While the original, 1.8-litre hybrid powertrain is a bit gutless, the newer 2.0-litre version with 182bhp is usefully brisk, if still not in any way rapid. And while that sloping roofline may look great, it eats into rear head room. Toyota's infotainment system is also left wanting when compared with rivals, though the facelifted version does get Apple CarPlay and Android Auto connectivity as standard.

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8. Mercedes-Benz GLA

Where the original Mercedes GLA was little more than a ruggedised A-Class, the latest one is the result of a much more considered effort. It’s still not the cheapest or most practical option – the Mercedes GLB offers more utility and if you’re looking for value you shouldn’t look to Stuttgart anyway – but it will be much more appealing to anyone after a stylish crossover.

The latest generation capitalises on the A-Class’ appealingly designed and materially upmarket cockpit and versatile MBUX infotainment system. It also manages to tick the all-important SUV box of a high hip point. Despite big wheels and AMG Line suspension, it even manages to deliver good ride comfort. 

If you want to go fast in your crossover hatchback, none will go faster than the – deep breath – Mercedes-AMG GLA 45 S 4MATIC+ Plus. Thanks to a faintly ridiculous 416bhp will sprint to 62mph in 4.3sec. £66,000 is a lot of money for a crossover, but it’s a surprisingly serious performance car.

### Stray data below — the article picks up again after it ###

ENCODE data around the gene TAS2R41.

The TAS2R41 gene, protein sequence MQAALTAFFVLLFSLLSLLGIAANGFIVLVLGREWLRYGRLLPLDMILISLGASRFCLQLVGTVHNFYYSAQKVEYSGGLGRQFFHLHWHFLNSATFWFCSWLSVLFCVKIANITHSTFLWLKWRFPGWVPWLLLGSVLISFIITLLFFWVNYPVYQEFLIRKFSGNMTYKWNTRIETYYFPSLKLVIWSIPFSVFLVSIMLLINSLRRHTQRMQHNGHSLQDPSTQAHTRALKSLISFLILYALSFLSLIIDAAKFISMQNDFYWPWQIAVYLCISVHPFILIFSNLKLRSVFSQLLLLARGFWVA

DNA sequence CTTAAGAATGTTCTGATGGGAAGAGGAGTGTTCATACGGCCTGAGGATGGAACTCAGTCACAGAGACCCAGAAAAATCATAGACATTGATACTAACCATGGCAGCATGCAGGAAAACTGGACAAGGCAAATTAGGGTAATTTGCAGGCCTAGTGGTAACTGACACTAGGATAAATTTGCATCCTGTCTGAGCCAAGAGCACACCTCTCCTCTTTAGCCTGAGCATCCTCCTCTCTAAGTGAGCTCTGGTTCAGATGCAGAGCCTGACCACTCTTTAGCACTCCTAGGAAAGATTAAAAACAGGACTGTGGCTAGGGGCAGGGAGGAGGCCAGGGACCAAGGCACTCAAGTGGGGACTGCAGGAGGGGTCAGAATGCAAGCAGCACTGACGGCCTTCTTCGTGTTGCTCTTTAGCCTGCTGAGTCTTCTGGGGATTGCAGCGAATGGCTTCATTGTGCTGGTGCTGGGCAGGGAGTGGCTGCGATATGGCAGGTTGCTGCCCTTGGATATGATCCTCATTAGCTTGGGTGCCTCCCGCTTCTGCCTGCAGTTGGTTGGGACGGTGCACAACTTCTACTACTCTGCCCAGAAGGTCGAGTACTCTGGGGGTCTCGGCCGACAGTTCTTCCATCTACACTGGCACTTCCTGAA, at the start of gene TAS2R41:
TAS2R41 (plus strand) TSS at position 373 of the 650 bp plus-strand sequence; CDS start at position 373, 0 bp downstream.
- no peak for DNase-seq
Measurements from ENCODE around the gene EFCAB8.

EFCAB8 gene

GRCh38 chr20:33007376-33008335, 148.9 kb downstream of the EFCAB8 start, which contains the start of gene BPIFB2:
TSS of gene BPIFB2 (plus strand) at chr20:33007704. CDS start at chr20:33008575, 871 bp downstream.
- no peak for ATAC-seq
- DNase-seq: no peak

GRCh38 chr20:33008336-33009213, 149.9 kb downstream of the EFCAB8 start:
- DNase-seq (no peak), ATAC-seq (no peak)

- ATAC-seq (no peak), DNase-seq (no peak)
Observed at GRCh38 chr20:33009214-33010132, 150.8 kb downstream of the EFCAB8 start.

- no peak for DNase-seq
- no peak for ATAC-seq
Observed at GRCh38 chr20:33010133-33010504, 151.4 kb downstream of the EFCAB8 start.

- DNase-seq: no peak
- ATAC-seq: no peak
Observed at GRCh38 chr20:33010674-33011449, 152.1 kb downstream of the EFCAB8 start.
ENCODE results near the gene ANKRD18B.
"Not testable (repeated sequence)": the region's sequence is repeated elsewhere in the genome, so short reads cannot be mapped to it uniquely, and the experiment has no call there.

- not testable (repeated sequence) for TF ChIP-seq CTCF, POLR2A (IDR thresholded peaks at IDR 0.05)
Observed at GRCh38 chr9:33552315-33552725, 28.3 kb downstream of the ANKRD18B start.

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9. Jaguar E-Pace

Jaguar's follow-up act for the successful F-Pace will certainly catch your eye when you first see it. As you’ll likely guess from the look of its curvaceous bodywork, it’s not the most practical compact SUV in the segment, but the richness of its interior for the most part convinces you that it feels like the luxury prospect you took it for.

A facelift for 2021 has introduced Jaguar Land Rover’s excellent new Pivi Pro infotainment system and few mild tweaks to the baby Jag’s exterior, but it’s beneath the surface where the biggest changes have been made. The old Ford-related D8 platform has been replaced by the same PTA architecture that underpins the Range Rover Evoque and Land Rover Discovery Sport.

This change is significant. Not only does it help to improve the slightly lacklustre dynamics of the original, but it also means you can now have your E-Pace with a range of mild-hybrid petrol and diesel engines, or even as a plug-in hybrid. The PHEV is the only example of the updated E-Pace that we’ve driven, but on the handling front, things look good. There’s a definite edge to the way it gets itself into a corner, and its ride is comfortable, too. It certainly feels more like a junior Jaguar SUV than its predecessor.

10. Kia Xceed

Given the success of the standard Kia Ceed, the Xceed crossover, which follows a familiar recipe of raising the hatchback's ride-height and beefing up the looks but without really altering anything oily, was the model that Kia had to make. 

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This is an attractive crossover with better-than-average driving control and a reasonably fluid ride, but there are more frugal and spacious cars among its peers. On the other hand, it is the only Ceed derivative available as a plug-in hybrid, since the regular Ceed, Ceed Sportswagon and Kia Proceed became petrol- and diesel-only.